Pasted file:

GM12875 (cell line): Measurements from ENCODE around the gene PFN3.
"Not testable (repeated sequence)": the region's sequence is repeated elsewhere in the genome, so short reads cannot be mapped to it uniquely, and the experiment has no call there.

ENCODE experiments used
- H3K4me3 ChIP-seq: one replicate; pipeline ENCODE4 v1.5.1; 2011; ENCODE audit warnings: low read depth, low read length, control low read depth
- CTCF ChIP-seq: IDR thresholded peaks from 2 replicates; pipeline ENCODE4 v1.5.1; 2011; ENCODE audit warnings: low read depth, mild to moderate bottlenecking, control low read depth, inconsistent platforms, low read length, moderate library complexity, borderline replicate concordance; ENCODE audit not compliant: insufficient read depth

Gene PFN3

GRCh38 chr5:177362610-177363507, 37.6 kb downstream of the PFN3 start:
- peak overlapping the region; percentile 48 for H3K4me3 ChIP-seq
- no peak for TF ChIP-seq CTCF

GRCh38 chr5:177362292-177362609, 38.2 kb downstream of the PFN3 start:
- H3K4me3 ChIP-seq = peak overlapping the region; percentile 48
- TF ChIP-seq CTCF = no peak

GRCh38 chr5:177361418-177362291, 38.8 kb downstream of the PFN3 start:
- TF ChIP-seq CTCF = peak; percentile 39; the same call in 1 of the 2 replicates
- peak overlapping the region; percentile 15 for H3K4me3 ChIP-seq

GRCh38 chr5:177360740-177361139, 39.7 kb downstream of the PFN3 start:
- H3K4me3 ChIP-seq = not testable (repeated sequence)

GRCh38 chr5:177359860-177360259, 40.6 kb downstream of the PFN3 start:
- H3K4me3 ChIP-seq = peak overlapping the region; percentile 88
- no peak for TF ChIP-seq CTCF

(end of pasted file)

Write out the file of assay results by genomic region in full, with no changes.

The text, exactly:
GM12875 (cell line): Measurements from ENCODE around the gene PFN3.
"Not testable (repeated sequence)": the region's sequence is repeated elsewhere in the genome, so short reads cannot be mapped to it uniquely, and the experiment has no call there.

ENCODE experiments used
- H3K4me3 ChIP-seq: one replicate; pipeline ENCODE4 v1.5.1; 2011; ENCODE audit warnings: low read depth, low read length, control low read depth
- CTCF ChIP-seq: IDR thresholded peaks from 2 replicates; pipeline ENCODE4 v1.5.1; 2011; ENCODE audit warnings: low read depth, mild to moderate bottlenecking, control low read depth, inconsistent platforms, low read length, moderate library complexity, borderline replicate concordance; ENCODE audit not compliant: insufficient read depth

Gene PFN3

GRCh38 chr5:177362610-177363507, 37.6 kb downstream of the PFN3 start:
- peak overlapping the region; percentile 48 for H3K4me3 ChIP-seq
- no peak for TF ChIP-seq CTCF

GRCh38 chr5:177362292-177362609, 38.2 kb downstream of the PFN3 start:
- H3K4me3 ChIP-seq = peak overlapping the region; percentile 48
- TF ChIP-seq CTCF = no peak

GRCh38 chr5:177361418-177362291, 38.8 kb downstream of the PFN3 start:
- TF ChIP-seq CTCF = peak; percentile 39; the same call in 1 of the 2 replicates
- peak overlapping the region; percentile 15 for H3K4me3 ChIP-seq

GRCh38 chr5:177360740-177361139, 39.7 kb downstream of the PFN3 start:
- H3K4me3 ChIP-seq = not testable (repeated sequence)

GRCh38 chr5:177359860-177360259, 40.6 kb downstream of the PFN3 start:
- H3K4me3 ChIP-seq = peak overlapping the region; percentile 88
- no peak for TF ChIP-seq CTCF